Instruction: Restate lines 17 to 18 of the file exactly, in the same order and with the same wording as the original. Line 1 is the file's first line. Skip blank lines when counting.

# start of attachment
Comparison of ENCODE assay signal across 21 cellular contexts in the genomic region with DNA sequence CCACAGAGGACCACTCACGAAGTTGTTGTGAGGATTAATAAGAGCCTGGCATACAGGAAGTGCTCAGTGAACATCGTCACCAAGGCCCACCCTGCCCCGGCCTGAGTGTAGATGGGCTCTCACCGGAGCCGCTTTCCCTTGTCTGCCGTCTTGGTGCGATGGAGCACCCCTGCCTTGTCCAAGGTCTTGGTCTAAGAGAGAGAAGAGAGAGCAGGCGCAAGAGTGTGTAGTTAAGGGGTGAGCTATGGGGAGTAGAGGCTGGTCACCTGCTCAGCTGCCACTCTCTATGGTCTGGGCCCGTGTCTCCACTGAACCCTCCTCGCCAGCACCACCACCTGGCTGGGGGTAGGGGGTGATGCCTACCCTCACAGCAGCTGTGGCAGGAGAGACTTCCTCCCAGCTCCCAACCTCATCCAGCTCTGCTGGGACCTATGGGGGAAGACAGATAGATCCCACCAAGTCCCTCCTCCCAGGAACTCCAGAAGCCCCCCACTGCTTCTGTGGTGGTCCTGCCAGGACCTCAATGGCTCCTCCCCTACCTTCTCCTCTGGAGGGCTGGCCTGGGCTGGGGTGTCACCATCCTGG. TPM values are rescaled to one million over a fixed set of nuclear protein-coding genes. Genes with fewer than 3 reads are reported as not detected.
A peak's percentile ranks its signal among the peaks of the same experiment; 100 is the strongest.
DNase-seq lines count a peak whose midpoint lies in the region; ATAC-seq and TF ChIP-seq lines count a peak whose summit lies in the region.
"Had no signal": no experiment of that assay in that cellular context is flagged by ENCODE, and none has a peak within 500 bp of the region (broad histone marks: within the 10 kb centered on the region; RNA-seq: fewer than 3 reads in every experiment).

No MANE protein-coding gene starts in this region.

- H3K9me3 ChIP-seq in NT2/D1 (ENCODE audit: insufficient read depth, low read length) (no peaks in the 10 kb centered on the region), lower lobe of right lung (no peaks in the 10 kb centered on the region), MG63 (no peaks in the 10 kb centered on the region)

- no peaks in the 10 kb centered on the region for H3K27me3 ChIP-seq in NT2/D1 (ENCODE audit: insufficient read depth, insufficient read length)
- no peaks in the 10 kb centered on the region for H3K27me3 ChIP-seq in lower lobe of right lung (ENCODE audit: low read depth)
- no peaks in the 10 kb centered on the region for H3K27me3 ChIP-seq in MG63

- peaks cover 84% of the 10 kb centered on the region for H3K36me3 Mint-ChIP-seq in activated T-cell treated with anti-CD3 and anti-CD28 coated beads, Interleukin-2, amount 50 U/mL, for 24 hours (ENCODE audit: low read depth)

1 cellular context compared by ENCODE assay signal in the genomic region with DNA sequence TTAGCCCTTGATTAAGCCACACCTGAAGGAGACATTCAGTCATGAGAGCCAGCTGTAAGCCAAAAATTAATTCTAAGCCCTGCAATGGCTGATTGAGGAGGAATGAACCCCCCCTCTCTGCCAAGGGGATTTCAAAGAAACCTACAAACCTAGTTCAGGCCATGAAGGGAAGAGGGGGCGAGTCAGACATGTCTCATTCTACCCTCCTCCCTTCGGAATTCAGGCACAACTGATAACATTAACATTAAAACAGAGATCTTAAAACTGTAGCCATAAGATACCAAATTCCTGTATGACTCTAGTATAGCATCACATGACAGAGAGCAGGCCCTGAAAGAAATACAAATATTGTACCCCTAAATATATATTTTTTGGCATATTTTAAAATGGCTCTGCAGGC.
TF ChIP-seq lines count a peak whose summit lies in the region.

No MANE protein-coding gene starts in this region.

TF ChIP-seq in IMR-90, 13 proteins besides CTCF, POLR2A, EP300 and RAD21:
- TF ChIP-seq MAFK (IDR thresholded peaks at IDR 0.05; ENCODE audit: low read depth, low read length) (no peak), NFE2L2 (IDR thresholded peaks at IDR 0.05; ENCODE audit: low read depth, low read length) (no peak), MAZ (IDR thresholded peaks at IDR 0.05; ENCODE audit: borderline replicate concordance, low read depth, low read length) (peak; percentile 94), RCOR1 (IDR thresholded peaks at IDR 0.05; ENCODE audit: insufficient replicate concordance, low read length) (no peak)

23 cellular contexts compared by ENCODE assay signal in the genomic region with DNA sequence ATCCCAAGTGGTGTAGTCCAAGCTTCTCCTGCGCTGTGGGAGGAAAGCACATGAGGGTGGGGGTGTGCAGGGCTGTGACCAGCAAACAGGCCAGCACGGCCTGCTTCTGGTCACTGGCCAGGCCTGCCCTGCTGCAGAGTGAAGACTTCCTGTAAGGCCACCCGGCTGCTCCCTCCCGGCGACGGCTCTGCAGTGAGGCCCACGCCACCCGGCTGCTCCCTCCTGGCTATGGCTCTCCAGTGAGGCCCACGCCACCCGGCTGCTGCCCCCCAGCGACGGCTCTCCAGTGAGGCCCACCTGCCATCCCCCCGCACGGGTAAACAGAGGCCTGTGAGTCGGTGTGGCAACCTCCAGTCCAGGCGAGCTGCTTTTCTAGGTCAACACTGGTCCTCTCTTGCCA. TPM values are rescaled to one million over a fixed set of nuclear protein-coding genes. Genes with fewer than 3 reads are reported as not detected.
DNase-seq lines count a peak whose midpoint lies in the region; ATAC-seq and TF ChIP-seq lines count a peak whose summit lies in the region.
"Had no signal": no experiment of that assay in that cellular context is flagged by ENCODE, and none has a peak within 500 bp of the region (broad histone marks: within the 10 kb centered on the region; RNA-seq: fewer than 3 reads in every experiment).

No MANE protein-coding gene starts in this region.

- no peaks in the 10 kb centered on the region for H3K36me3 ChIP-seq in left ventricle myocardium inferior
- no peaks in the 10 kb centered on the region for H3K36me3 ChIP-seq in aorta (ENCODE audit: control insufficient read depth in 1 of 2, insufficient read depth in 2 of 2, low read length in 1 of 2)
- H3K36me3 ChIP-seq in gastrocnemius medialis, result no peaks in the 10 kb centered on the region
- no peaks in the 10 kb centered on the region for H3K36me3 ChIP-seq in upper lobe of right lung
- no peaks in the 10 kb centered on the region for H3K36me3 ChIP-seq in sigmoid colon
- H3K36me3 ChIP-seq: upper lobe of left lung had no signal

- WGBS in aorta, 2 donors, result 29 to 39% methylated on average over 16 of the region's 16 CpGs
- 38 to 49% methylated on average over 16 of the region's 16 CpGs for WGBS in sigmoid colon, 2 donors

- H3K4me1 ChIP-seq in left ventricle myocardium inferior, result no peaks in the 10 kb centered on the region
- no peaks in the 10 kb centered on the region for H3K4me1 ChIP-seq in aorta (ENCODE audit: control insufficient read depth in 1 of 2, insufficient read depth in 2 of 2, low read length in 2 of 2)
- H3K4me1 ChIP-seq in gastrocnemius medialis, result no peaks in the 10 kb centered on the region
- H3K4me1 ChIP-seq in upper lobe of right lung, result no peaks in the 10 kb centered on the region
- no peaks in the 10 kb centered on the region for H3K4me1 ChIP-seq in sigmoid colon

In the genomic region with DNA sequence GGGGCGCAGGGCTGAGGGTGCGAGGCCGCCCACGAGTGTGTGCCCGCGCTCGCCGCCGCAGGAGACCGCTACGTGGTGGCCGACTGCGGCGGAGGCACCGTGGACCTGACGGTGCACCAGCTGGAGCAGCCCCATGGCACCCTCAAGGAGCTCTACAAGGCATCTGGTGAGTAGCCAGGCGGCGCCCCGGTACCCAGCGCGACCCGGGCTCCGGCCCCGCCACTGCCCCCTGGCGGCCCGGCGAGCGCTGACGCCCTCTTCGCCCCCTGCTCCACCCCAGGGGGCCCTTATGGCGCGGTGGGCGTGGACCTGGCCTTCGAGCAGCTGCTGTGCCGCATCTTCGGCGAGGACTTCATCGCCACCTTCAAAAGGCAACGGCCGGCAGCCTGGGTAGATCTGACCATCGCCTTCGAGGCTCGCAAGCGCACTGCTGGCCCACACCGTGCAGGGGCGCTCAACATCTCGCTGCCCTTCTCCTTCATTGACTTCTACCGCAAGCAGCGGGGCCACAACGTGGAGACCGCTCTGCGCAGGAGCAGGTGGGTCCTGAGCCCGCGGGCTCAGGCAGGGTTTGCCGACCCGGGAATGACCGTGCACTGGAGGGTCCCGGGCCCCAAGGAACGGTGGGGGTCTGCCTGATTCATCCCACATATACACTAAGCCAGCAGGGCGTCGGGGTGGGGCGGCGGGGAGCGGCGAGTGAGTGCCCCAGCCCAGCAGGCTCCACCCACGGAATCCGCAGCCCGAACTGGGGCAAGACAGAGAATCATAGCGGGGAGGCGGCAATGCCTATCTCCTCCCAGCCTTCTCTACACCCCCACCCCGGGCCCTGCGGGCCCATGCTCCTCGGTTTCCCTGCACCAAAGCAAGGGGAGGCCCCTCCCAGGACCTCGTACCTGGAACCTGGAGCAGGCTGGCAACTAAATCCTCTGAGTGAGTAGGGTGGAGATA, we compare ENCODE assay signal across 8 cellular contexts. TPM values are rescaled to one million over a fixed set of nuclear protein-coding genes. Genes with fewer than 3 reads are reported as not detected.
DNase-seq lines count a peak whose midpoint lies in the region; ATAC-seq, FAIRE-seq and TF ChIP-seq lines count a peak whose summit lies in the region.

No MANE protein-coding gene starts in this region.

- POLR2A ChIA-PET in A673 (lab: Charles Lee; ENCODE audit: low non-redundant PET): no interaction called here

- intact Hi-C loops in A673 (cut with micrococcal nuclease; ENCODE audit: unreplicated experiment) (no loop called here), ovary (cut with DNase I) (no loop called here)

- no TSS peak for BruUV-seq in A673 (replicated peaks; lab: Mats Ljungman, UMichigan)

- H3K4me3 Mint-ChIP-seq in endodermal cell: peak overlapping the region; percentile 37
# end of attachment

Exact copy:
DNase-seq lines count a peak whose midpoint lies in the region; ATAC-seq and TF ChIP-seq lines count a peak whose summit lies in the region.
"Had no signal": no experiment of that assay in that cellular context is flagged by ENCODE, and none has a peak within 500 bp of the region (broad histone marks: within the 10 kb centered on the region; RNA-seq: fewer than 3 reads in every experiment).